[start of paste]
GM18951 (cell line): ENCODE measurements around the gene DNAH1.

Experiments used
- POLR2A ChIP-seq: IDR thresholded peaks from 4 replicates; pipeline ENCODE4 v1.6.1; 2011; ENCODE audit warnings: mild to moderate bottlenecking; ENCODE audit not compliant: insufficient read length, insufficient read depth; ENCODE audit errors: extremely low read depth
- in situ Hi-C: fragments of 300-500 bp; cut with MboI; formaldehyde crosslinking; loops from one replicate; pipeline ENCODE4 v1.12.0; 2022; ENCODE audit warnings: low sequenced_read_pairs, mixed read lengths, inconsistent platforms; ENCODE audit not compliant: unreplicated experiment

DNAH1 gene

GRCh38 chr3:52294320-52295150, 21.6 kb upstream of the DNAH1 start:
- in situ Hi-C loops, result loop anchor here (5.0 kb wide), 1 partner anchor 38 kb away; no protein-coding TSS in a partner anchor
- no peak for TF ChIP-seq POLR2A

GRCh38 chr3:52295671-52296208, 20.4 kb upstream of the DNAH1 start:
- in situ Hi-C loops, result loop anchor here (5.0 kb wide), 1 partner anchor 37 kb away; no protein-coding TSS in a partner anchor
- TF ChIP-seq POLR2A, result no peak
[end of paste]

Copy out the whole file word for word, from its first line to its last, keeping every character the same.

GM18951 (cell line): ENCODE measurements around the gene DNAH1.

Experiments used
- POLR2A ChIP-seq: IDR thresholded peaks from 4 replicates; pipeline ENCODE4 v1.6.1; 2011; ENCODE audit warnings: mild to moderate bottlenecking; ENCODE audit not compliant: insufficient read length, insufficient read depth; ENCODE audit errors: extremely low read depth
- in situ Hi-C: fragments of 300-500 bp; cut with MboI; formaldehyde crosslinking; loops from one replicate; pipeline ENCODE4 v1.12.0; 2022; ENCODE audit warnings: low sequenced_read_pairs, mixed read lengths, inconsistent platforms; ENCODE audit not compliant: unreplicated experiment

DNAH1 gene

GRCh38 chr3:52294320-52295150, 21.6 kb upstream of the DNAH1 start:
- in situ Hi-C loops, result loop anchor here (5.0 kb wide), 1 partner anchor 38 kb away; no protein-coding TSS in a partner anchor
- no peak for TF ChIP-seq POLR2A

GRCh38 chr3:52295671-52296208, 20.4 kb upstream of the DNAH1 start:
- in situ Hi-C loops, result loop anchor here (5.0 kb wide), 1 partner anchor 37 kb away; no protein-coding TSS in a partner anchor
- TF ChIP-seq POLR2A, result no peak